Paul Ryan on AHCA: "Of course" House Republicans are open to "some modifications"

Paul Ryan on AHCA: "Of course" House Republicans are open to "some modifications"
Source: AP
Source: AP

Speaker of the House Paul Ryan, whose American Health Care Act to repeal the Affordable Care Act and replace it with a significantly less generous system of tax credits, appears to be backing down on the plan after a Congressional Budget Office report concluded it would kick up to 24 million people off of health insurance.

In an interview with Fox News, Ryan said "of course" the GOP will consider changes to the bill, which they originally tried to fast-track through Congress with limited review.

"First of all, this is the replacement plan that we all ran on," Ryan said. He added "We're keeping this bill intact but we're obviously going to make some modifications per members' feedback."

"We have to write this in such a way that it can't get filibustered, that it can pass with 51 votes in the Senate," Ryan added.

The remarks are the clearest evidence yet that Ryan has been rattled by the response to the bill. Criticism has piled on from Democrats and Republican moderates on one side who fear kicking millions off of insurance, and conservatives on the other side who say the bill does not cut costs enough. Ryan previously tried to brush off criticism of the bill by touting its cost savings, though he neglected to mention most of those savings come from Medicaid expansion and cutting subsidies.

While Republicans hoped to rush the bill through after a secretive drafting process, the AHCA appears to be unpopular enough to drag down Trump's approval ratings, which as Real Clear Politics reports has slumped recently. A slight majority, 51%, disapproved of Trump's handling of the matter in a recent Quinnipiac poll.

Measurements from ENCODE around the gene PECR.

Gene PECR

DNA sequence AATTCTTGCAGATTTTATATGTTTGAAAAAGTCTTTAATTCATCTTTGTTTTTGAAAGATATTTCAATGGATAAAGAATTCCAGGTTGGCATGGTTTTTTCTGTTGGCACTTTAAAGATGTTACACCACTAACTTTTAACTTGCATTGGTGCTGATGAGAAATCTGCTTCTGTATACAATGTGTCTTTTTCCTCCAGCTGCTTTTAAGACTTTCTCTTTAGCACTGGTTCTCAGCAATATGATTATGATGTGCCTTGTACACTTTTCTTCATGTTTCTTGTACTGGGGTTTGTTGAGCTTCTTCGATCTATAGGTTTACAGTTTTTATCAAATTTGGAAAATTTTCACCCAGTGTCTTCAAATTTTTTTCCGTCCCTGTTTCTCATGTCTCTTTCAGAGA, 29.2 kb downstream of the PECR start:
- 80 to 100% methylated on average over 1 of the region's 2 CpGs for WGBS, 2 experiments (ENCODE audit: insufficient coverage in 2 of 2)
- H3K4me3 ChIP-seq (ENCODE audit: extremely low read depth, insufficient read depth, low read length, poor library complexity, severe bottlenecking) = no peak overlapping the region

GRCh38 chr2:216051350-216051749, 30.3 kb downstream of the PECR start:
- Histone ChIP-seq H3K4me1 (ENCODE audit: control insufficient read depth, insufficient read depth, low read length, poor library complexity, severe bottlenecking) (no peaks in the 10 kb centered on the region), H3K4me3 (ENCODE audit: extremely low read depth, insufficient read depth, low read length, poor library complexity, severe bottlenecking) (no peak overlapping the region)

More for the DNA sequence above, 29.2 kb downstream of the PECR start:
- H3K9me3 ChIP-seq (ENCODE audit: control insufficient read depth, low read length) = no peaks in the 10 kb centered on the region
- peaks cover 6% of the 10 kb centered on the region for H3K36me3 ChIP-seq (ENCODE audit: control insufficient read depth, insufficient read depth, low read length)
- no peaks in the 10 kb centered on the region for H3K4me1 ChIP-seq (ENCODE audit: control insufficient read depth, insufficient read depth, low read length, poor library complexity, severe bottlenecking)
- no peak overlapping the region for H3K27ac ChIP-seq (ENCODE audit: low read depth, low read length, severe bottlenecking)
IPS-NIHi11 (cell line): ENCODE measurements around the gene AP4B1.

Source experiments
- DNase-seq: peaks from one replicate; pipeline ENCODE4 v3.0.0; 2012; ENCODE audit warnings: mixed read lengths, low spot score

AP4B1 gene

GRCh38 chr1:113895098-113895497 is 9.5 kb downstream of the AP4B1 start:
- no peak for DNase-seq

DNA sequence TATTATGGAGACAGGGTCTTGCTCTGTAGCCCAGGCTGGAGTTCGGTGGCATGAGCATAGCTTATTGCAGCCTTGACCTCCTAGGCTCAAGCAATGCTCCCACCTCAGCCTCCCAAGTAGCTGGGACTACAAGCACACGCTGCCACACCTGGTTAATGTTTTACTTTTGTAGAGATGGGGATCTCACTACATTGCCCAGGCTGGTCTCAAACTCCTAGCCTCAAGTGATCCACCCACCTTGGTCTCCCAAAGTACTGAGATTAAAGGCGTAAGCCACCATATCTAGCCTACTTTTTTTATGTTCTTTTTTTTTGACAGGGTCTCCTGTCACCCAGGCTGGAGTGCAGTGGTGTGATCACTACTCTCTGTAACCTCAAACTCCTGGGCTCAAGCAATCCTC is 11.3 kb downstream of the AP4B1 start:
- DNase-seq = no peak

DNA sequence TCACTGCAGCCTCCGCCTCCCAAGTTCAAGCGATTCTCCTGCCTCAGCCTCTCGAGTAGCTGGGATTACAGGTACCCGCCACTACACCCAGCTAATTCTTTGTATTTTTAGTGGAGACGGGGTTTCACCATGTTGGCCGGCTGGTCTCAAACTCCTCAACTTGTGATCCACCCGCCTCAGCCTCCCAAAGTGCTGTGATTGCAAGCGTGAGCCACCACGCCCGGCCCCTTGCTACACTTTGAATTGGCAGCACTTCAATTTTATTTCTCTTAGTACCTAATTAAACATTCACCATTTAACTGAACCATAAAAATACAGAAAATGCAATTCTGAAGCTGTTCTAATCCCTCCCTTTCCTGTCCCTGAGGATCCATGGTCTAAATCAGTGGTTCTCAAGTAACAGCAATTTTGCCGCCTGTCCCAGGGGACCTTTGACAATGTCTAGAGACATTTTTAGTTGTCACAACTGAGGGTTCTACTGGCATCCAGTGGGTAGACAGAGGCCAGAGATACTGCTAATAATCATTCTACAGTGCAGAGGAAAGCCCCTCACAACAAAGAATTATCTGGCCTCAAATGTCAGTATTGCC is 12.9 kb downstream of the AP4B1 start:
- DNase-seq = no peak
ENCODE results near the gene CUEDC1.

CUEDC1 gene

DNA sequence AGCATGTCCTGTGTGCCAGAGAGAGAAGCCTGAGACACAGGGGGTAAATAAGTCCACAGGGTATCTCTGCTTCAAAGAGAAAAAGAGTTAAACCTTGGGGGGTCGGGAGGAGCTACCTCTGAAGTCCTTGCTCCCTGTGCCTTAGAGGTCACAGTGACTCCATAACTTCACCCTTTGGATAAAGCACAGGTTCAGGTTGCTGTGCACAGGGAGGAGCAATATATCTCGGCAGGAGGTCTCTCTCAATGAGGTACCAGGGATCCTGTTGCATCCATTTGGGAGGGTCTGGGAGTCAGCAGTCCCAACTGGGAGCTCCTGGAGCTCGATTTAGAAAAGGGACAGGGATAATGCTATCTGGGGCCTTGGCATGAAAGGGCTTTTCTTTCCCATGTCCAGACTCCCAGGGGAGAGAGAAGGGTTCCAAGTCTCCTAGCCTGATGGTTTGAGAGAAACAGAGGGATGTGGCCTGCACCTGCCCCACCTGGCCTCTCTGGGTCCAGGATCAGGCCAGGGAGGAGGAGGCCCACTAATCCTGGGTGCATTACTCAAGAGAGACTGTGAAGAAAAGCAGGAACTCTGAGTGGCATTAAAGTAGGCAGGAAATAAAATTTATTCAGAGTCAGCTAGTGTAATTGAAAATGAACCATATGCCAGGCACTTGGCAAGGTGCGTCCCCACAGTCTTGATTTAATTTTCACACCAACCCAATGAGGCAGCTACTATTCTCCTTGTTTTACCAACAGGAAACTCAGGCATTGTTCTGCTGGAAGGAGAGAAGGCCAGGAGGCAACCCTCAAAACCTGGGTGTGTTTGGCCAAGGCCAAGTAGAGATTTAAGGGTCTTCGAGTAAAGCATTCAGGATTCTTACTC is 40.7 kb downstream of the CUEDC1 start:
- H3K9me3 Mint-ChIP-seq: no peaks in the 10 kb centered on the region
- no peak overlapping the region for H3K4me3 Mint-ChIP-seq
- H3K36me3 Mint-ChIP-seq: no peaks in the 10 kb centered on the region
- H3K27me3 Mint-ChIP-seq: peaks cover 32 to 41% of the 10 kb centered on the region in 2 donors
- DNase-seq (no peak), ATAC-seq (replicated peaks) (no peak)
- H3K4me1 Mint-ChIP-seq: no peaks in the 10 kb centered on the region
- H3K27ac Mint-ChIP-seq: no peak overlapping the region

How much do you trust the information in this article?

Tom McKay

Tom is a staff writer at Mic, covering national politics, media, policing and the war on drugs. He is based in New York and can be reached at tmckay@mic.com.

MORE FROM

Hundreds of disability rights activists vow an indefinite sit-in if the ACA is repealed

This isn't the first time ADAPT has protested the GOP's mission to repeal and replace the Affordable Care Act.

Motions to proceed and vote-a-ramas: Here’s how the health care process will play out

There are a lot of moving parts, and even if everything goes right for the GOP, a final vote won't happen until Wednesday.

Here are 4 reasons Tuesday’s health care vote will be different than the ones before it

We don't actually know what Republicans will be voting on.

Trump turns up his Twitter attack on his own attorney general, Jeff Sessions

President Donald Trump is thinking about firing Jeff Sessions. In the meantime, he's making Sessions' life miserable.

“We’re getting our asses kicked in the elections.” But the new Democratic message may not fix that.

"One three-line slogan is never going to resonate with all the Democrats we see across the country."

Hundreds of disability rights activists vow an indefinite sit-in if the ACA is repealed

This isn't the first time ADAPT has protested the GOP's mission to repeal and replace the Affordable Care Act.

Motions to proceed and vote-a-ramas: Here’s how the health care process will play out

There are a lot of moving parts, and even if everything goes right for the GOP, a final vote won't happen until Wednesday.

Here are 4 reasons Tuesday’s health care vote will be different than the ones before it

We don't actually know what Republicans will be voting on.

Trump turns up his Twitter attack on his own attorney general, Jeff Sessions

President Donald Trump is thinking about firing Jeff Sessions. In the meantime, he's making Sessions' life miserable.

“We’re getting our asses kicked in the elections.” But the new Democratic message may not fix that.

"One three-line slogan is never going to resonate with all the Democrats we see across the country."